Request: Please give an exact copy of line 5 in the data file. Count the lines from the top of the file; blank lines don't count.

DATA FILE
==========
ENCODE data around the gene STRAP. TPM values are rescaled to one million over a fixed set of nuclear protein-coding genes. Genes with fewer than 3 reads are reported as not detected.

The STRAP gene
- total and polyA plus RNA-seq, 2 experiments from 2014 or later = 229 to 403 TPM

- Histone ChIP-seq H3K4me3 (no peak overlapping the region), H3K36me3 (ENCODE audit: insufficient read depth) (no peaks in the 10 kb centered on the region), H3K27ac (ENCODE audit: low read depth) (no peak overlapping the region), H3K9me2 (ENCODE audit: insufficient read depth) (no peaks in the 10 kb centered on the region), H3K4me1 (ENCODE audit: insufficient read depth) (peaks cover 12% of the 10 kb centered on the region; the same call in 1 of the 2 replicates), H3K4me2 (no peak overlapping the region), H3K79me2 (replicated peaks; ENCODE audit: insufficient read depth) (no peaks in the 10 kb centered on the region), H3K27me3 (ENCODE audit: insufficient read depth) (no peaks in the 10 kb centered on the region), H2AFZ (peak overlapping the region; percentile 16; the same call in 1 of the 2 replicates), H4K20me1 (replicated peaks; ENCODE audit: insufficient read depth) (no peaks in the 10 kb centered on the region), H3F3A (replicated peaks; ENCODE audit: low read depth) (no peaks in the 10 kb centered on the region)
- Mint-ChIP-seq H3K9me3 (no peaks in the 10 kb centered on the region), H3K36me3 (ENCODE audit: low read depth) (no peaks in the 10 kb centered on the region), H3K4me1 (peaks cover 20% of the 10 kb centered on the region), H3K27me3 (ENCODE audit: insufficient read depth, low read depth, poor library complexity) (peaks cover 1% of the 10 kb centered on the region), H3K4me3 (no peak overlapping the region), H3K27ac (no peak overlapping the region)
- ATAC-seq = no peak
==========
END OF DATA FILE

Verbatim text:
- Mint-ChIP-seq H3K9me3 (no peaks in the 10 kb centered on the region), H3K36me3 (ENCODE audit: low read depth) (no peaks in the 10 kb centered on the region), H3K4me1 (peaks cover 20% of the 10 kb centered on the region), H3K27me3 (ENCODE audit: insufficient read depth, low read depth, poor library complexity) (peaks cover 1% of the 10 kb centered on the region), H3K4me3 (no peak overlapping the region), H3K27ac (no peak overlapping the region)